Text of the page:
The Vegetarian by Han Kang: I’ve only read one other contemporary Korean novel, Kim Young-Ha’s I Have the Right to Destroy Myself, and based on that book and this one I’m starting to suspect Milan Kundera was something of a huge deal in contemporary Korean Lit. HUGE. With Han Kang’s The Vegetarian I didn’t much like it on initial read, especially the early two-thirds of the book as I could only feel contempt for all the characters, but the last third remedied that and now after a few months I’m thinking back on the earlier two-thirds and seeing them in possibly a better light. The plot of The Vegetarian is a young Korean woman decides to become a vegetarian and by doing so she throws her whole world into turmoil. The first two-thirds of the book are narrated largely from the POV of her husband and brother-in-law, and they’re both awful people, but awful in different ways (that I’ll call Right Wing/Left Wing South Korean male styles). The last third is narrated from the woman’s sister, and that’s where the heart of the book was for me and its most damning elements. Ultimately at the end the moral is South Korean culture, especially for women, is so awful that the living envy the dead and the sane envy the insane.
But, the more fascinating thing was how I heard this book talked about, because no one in Korea talked about the message of the book or what it might be saying. All the commentary was on how beautiful the writing was. It was one of the weirdest silencing techniques I’d ever witnessed, like praising a N.K. Jemisin novel for the quality of its prose while centering all discussion on “prose quality” and adamantly ignoring any discussion of race suggested by her books. And this wasn’t simply that I couldn’t follow discussions on this book. My wife said the same: all public commentary on the book praised the quality of the writing and ignored anything it might have been saying. Weird.
And there you go.
Clay’s Ark by Octavia E. Butler: This was the first book I read by Butler years ago. I remember finding this exact edition at the library and reading it over the course of one summer afternoon. This is a weird book. A sort of cyberpunk Hills Have Eyes except the cannibals are the good guys. At some point five years in the future, the USA is a hellscape of misery and violence – and somewhere in the desert something from another world is breeding, reshaping humanity in an isolated settlement. A lone doctor and his two daughters get captured by the settlement’s altered inhabitants and violence ensues. This is part of Butler’s Patternmaster series but can easily be read as a stand alone novel.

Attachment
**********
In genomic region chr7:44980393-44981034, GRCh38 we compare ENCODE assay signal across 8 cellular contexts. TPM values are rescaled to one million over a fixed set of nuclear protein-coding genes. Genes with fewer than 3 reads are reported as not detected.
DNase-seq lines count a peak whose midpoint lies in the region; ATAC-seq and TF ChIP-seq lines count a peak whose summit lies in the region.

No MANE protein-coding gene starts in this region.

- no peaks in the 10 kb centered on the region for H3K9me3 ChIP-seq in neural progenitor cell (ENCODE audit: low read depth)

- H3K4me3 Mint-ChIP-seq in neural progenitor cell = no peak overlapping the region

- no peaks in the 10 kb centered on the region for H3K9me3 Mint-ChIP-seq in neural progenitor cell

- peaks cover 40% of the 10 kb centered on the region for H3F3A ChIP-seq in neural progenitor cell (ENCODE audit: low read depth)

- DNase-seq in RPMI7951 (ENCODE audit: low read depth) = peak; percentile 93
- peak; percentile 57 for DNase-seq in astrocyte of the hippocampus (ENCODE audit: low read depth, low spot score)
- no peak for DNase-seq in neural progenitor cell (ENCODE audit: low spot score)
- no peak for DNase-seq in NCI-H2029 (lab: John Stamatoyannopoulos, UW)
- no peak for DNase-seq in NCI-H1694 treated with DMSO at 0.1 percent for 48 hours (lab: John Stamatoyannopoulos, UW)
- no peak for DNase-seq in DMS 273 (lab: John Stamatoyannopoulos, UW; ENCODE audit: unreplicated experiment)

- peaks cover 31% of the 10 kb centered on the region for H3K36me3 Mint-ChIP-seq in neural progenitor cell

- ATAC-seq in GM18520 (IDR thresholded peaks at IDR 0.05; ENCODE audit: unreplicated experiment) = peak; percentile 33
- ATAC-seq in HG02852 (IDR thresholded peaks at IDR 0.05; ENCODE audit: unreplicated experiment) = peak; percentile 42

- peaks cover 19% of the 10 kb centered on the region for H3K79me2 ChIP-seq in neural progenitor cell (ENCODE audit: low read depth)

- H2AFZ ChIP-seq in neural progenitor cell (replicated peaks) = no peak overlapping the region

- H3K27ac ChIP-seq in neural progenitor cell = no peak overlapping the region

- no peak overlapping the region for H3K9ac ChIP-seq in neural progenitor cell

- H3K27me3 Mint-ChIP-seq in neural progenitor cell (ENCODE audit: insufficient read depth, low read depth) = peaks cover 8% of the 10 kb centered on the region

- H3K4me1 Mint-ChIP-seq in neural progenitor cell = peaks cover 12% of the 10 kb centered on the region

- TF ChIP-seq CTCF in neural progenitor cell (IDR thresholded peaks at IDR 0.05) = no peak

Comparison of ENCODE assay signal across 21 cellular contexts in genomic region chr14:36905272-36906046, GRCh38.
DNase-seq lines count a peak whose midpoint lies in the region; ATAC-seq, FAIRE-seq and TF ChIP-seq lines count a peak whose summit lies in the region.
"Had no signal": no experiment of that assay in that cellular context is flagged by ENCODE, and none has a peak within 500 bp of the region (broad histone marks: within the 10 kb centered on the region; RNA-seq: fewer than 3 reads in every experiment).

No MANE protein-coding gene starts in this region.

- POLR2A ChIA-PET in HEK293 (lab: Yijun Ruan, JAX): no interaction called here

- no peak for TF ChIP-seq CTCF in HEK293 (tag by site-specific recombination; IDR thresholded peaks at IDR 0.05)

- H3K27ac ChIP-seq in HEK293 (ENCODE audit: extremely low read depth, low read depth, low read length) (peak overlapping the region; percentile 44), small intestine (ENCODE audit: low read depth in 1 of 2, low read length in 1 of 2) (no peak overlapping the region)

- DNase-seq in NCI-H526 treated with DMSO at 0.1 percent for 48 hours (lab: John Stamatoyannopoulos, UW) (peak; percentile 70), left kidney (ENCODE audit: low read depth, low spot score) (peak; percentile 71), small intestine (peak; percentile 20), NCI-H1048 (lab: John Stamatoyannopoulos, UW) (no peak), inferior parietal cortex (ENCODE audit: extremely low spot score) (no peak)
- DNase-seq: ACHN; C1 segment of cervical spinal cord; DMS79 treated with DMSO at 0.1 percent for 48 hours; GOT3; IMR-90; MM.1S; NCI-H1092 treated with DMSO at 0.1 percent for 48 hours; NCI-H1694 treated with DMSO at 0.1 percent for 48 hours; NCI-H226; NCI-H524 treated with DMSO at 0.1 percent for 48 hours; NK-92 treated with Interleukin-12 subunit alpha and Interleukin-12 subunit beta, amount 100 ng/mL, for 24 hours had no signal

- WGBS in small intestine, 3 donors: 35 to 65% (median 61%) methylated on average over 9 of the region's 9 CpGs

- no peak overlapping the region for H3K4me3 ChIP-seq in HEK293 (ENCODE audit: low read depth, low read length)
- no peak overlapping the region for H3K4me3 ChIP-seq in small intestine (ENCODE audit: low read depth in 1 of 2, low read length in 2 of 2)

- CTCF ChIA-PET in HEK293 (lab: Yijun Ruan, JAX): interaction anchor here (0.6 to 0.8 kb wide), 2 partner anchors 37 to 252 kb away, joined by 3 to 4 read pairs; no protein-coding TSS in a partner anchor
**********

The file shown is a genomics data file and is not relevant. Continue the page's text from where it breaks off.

Fifty Shades of Louisa May by L.M. Anonymous: This is a porn novel purporting to be a recently discovered manuscript by Louisa May Alcott, author of Little Women and other such books you probably should have read but didn’t. It’s funny, silly, and treats its subjects with appropriate irreverence whether it’s Emerson’s morphine habit, Thoreau’s BO, or Herman Melville playing Peeping Tom to Nathaniel Hawthorne and his wife.
A Taste of Honey by Kai Ashante Wilson: Wilson’s A Sorcerer of the Wilddeeps was likely my favorite fantasy novel in recent years and A Taste of Honey is a decent follow-up. Again we have a love story between two gifted men, only here that love story is in the foreground as the story centers the struggle of one of the men to choose a life that fulfills himself or that satisfies his family’s expectations for him. And it does that while still kind of being a Sword & Sorcery story.
How to Cook A Wolf by MFK Fisher: I first heard of this book from the Apocalypse World RPG’s suggested reading list. It’s a cookbook written during World War Two, a time of shortages and rationing, and as such it’s a fascinating peek into that era. Fisher’s intention is to provide a means to confront hunger, the wolf of the title, head on without losing one’s dignity or enjoyment for food. Lots of soup and stew recipes and tips on how to stretch a meal, and lots of weird asides like how hard it is to get fish now that a) the coast is mined, and b) the population that fished, Japanese-Americans, have been interred. Worth tracking down. (Fisher updated the book nine years later and these bits are in parenthesis and at times this is distracting like you’re invited over to watch her argue with herself.)